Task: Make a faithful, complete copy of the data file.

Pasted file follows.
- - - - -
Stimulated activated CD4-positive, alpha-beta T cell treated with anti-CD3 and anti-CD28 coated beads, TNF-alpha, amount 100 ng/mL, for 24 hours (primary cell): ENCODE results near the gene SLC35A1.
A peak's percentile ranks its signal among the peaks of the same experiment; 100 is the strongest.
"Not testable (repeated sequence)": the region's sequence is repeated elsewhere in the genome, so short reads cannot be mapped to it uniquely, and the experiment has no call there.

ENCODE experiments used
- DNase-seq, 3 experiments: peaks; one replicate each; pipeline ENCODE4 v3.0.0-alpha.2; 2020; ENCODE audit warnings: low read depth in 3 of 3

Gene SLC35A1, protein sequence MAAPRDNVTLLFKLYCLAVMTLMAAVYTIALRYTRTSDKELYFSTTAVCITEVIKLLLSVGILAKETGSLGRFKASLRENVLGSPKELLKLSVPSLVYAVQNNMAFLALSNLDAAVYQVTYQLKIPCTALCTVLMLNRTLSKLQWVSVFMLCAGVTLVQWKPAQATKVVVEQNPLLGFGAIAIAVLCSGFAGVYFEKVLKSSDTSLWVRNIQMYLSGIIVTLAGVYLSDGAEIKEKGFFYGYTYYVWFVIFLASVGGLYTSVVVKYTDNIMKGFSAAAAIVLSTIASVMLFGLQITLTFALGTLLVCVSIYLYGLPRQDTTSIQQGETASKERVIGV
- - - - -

Stimulated activated CD4-positive, alpha-beta T cell treated with anti-CD3 and anti-CD28 coated beads, TNF-alpha, amount 100 ng/mL, for 24 hours (primary cell): ENCODE results near the gene SLC35A1.
A peak's percentile ranks its signal among the peaks of the same experiment; 100 is the strongest.
"Not testable (repeated sequence)": the region's sequence is repeated elsewhere in the genome, so short reads cannot be mapped to it uniquely, and the experiment has no call there.

ENCODE experiments used
- DNase-seq, 3 experiments: peaks; one replicate each; pipeline ENCODE4 v3.0.0-alpha.2; 2020; ENCODE audit warnings: low read depth in 3 of 3

Gene SLC35A1, protein sequence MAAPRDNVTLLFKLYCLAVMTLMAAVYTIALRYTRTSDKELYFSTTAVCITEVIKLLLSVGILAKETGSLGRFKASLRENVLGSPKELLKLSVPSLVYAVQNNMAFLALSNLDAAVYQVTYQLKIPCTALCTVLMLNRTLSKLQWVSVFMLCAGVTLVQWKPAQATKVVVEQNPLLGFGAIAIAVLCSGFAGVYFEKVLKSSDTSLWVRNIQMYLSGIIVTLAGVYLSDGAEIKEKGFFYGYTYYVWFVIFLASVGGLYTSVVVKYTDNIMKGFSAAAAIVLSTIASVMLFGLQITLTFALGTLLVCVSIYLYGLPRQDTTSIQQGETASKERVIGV